It takes about a half hour or forty five minutes to traverse the entire Siq.  I stop frequently to shoot photos.  But really, how do you capture this?  A sacred passageway through solid rock that leads to an… oh my god…wow!  Really, there are no other words to describe “The Treasury”.  It’s the photo you always see as representational of Petra.  This incredible, magnificent building; carved with hammer and chisel into the side of a mountain over 2000 years ago.  Gasp!  I mean really, you can’t describe it. I can show you a photo of course.  But a photo can never capture the experience of passing through the sacred crack and emerging on the other side to see the great masterpiece rising up in front of you.  The heart goes pitter patter boom… pitter patter boom.  I wanna hammer.  I wanna chisel.  I wanna cliff to carve.

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Not surprisingly, “The Treasury” has its share of tourist accessories.  There are several locals dressed in “costume”, some very obedient camels and a professional photographer.  The building itself is also roped off forbidding entry for insurance reasons and an armed guard keeps watch to make sure no one is breaking the rules.  Fortunately, there is also a café and that is where I go to have my first of many warm and friendly beverages at Petra.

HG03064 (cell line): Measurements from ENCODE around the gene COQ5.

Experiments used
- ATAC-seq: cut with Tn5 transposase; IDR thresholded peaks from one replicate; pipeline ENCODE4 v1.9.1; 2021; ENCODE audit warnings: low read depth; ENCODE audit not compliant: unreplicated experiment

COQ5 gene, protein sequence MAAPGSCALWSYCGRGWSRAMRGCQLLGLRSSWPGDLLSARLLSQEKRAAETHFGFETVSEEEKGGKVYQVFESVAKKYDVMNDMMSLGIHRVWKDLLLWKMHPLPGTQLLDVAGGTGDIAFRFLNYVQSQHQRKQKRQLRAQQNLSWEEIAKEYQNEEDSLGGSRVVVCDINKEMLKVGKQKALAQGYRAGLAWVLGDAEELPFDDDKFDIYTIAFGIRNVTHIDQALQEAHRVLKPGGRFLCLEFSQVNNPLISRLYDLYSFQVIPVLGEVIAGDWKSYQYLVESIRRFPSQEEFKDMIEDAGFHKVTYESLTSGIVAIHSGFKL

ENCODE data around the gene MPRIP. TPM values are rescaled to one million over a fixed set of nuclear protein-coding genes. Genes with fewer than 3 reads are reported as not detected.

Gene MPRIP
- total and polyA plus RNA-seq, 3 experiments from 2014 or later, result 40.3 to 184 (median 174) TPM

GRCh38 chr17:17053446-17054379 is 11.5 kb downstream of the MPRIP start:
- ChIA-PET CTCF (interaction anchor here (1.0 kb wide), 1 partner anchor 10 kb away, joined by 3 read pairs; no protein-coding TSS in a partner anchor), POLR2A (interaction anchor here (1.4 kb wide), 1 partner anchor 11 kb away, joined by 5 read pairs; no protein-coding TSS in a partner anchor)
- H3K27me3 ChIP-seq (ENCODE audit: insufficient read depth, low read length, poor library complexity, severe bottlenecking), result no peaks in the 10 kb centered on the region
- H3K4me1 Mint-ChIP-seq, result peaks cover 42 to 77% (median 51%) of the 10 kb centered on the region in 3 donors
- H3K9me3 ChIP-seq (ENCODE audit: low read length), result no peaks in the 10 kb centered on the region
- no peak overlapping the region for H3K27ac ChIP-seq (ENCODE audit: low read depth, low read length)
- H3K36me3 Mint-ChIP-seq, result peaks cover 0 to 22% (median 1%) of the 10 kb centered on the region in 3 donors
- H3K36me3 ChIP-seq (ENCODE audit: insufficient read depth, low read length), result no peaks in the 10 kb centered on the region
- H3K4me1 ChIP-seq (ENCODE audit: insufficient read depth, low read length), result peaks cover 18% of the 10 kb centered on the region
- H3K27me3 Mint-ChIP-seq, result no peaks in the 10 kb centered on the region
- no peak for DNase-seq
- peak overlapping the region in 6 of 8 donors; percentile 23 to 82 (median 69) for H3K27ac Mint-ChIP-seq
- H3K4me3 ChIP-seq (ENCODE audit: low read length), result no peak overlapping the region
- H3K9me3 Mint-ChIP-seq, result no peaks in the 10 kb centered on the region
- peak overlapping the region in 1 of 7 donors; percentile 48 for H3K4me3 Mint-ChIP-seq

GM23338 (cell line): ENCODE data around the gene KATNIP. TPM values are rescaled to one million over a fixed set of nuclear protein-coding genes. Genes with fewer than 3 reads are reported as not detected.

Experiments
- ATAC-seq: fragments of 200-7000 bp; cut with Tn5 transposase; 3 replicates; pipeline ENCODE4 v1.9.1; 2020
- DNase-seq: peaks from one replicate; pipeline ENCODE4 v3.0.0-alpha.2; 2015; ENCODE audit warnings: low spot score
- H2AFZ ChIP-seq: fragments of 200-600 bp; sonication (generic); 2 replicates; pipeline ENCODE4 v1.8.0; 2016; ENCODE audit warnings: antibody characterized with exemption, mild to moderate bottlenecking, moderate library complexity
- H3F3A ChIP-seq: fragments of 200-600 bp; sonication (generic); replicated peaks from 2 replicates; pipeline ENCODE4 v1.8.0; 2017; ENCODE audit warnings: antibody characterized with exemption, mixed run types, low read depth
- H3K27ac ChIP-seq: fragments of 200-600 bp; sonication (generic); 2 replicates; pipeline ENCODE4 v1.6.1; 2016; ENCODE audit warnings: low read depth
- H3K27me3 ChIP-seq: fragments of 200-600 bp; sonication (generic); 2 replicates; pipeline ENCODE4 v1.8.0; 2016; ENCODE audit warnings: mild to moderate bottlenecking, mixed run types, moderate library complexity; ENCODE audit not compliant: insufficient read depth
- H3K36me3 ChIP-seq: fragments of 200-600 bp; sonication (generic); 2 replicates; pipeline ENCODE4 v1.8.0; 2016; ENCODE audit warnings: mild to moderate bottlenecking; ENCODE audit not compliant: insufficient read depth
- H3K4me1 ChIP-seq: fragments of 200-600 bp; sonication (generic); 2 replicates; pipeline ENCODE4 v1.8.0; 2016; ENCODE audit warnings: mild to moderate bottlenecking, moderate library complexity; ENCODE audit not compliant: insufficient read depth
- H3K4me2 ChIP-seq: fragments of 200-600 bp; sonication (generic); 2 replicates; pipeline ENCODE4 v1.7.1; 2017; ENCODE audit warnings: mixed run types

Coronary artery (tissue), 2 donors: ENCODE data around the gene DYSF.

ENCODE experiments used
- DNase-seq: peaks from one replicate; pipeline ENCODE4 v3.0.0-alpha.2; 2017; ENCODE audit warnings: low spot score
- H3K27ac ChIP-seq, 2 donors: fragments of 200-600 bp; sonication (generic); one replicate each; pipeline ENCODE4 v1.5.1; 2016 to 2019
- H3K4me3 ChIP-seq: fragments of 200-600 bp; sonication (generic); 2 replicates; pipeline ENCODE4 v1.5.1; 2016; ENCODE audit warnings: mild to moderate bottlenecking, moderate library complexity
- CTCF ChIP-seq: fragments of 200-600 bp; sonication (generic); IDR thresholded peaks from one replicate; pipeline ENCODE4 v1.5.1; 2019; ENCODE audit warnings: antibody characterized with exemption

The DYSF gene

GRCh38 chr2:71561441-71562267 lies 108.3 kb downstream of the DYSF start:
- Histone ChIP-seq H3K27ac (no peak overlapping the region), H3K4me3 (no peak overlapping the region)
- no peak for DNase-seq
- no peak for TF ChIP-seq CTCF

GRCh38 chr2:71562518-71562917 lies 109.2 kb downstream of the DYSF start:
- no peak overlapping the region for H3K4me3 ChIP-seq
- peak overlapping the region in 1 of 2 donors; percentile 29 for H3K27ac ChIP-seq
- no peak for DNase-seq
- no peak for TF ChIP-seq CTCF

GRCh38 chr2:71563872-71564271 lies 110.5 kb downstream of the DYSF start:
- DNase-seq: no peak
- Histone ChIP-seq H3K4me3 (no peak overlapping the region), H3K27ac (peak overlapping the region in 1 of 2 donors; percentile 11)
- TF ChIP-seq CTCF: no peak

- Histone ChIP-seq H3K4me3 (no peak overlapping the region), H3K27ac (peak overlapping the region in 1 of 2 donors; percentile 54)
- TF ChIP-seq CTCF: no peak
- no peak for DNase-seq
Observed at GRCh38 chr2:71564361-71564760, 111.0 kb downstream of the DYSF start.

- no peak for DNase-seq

I’m a big fan of the warm and friendly beverage; coffee, tea and anything in between.  Strangers become acquainted and acquaintances become friends.  Its coffee I have at the friendly little café outside of “The Treasury” and it’s of the Turkish style with grounds at the bottom.  Thankfully, it’s not a fancy high-end, over-the top tourist café.  It’s obviously a local licensee with real live Bedouins serving up the drinks and snacks.  The little table where I sit is set up outside with a nice view of the incredible building.  As the Bedouin server smiles and the warm comforting coffee hits my gullet, I look up at the unbelievable carved mountainside.  It sure is looking like a very good day.